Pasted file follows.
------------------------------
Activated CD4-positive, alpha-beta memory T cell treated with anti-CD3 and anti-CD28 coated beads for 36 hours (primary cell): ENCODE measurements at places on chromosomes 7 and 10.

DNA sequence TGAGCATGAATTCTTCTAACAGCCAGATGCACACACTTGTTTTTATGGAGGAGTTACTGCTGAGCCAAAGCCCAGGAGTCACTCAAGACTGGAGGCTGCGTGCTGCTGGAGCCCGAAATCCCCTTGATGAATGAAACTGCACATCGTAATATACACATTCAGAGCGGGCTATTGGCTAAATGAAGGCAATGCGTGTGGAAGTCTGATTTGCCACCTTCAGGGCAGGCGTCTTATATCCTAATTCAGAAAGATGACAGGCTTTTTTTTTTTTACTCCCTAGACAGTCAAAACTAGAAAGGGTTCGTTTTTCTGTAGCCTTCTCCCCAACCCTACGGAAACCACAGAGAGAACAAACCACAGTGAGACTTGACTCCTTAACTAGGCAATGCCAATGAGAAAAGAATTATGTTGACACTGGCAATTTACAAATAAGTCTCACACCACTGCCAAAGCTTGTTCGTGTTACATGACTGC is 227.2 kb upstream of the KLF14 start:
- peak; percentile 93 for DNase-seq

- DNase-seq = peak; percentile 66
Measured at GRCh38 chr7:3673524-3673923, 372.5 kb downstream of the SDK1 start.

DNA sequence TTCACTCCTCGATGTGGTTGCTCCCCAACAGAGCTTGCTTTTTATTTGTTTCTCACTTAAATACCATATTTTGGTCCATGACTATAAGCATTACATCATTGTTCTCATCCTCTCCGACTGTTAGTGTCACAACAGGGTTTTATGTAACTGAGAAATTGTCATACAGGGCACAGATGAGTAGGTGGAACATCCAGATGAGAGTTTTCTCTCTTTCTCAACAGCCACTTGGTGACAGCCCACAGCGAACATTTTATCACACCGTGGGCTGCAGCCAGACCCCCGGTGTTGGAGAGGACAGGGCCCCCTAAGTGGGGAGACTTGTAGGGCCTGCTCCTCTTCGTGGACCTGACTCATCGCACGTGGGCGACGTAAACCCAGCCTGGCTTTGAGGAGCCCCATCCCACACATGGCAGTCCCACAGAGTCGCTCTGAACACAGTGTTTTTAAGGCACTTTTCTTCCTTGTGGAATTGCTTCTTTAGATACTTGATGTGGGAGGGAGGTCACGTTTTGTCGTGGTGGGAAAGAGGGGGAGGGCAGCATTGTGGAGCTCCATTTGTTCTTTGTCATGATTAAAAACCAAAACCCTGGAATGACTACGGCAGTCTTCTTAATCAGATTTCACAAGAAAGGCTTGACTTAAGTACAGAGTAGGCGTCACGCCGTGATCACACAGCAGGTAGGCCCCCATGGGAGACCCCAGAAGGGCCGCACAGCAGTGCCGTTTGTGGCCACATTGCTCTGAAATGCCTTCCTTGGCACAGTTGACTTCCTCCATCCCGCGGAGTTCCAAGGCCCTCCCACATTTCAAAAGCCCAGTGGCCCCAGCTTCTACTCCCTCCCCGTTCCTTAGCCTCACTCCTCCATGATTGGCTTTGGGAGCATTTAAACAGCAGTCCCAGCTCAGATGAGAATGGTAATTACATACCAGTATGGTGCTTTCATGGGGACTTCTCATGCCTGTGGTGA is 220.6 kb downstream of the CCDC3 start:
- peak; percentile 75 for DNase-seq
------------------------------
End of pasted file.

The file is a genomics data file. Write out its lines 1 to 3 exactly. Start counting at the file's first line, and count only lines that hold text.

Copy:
Activated CD4-positive, alpha-beta memory T cell treated with anti-CD3 and anti-CD28 coated beads for 36 hours (primary cell): ENCODE measurements at places on chromosomes 7 and 10.

DNA sequence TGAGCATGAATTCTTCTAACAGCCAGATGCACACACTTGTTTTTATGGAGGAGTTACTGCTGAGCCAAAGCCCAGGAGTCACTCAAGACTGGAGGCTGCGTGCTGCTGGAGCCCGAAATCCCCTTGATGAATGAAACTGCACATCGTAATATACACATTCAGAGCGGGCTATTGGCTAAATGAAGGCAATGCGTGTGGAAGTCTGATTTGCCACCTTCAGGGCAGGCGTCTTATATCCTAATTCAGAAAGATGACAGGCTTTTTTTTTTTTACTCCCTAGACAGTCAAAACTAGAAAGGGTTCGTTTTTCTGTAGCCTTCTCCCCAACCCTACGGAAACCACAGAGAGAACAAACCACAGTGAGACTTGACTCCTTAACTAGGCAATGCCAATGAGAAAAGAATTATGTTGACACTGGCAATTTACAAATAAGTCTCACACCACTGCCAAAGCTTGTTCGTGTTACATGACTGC is 227.2 kb upstream of the KLF14 start:
- peak; percentile 93 for DNase-seq